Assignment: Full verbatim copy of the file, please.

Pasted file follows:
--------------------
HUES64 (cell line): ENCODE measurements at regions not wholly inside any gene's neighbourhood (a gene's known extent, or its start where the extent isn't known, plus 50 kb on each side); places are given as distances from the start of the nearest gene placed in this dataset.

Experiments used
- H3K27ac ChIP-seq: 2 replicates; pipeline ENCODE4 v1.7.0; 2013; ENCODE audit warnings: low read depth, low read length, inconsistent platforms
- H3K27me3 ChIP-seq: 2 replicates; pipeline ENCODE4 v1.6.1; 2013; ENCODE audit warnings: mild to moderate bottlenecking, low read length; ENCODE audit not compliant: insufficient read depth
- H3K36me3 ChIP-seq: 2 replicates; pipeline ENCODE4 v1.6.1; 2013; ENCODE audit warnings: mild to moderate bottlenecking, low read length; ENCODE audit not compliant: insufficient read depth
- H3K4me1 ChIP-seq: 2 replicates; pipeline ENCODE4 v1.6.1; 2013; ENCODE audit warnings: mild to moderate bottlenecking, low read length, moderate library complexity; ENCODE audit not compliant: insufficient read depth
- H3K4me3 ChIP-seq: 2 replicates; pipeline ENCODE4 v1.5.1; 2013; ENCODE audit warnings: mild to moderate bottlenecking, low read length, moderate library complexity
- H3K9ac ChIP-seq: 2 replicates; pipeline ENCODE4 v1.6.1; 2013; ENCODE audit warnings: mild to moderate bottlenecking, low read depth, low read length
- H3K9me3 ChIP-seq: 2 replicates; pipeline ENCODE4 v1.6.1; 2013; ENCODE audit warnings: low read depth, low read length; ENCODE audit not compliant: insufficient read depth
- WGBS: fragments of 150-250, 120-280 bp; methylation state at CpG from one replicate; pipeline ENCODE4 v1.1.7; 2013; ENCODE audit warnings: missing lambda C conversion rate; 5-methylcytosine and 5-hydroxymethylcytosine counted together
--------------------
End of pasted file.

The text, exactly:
HUES64 (cell line): ENCODE measurements at regions not wholly inside any gene's neighbourhood (a gene's known extent, or its start where the extent isn't known, plus 50 kb on each side); places are given as distances from the start of the nearest gene placed in this dataset.

Experiments used
- H3K27ac ChIP-seq: 2 replicates; pipeline ENCODE4 v1.7.0; 2013; ENCODE audit warnings: low read depth, low read length, inconsistent platforms
- H3K27me3 ChIP-seq: 2 replicates; pipeline ENCODE4 v1.6.1; 2013; ENCODE audit warnings: mild to moderate bottlenecking, low read length; ENCODE audit not compliant: insufficient read depth
- H3K36me3 ChIP-seq: 2 replicates; pipeline ENCODE4 v1.6.1; 2013; ENCODE audit warnings: mild to moderate bottlenecking, low read length; ENCODE audit not compliant: insufficient read depth
- H3K4me1 ChIP-seq: 2 replicates; pipeline ENCODE4 v1.6.1; 2013; ENCODE audit warnings: mild to moderate bottlenecking, low read length, moderate library complexity; ENCODE audit not compliant: insufficient read depth
- H3K4me3 ChIP-seq: 2 replicates; pipeline ENCODE4 v1.5.1; 2013; ENCODE audit warnings: mild to moderate bottlenecking, low read length, moderate library complexity
- H3K9ac ChIP-seq: 2 replicates; pipeline ENCODE4 v1.6.1; 2013; ENCODE audit warnings: mild to moderate bottlenecking, low read depth, low read length
- H3K9me3 ChIP-seq: 2 replicates; pipeline ENCODE4 v1.6.1; 2013; ENCODE audit warnings: low read depth, low read length; ENCODE audit not compliant: insufficient read depth
- WGBS: fragments of 150-250, 120-280 bp; methylation state at CpG from one replicate; pipeline ENCODE4 v1.1.7; 2013; ENCODE audit warnings: missing lambda C conversion rate; 5-methylcytosine and 5-hydroxymethylcytosine counted together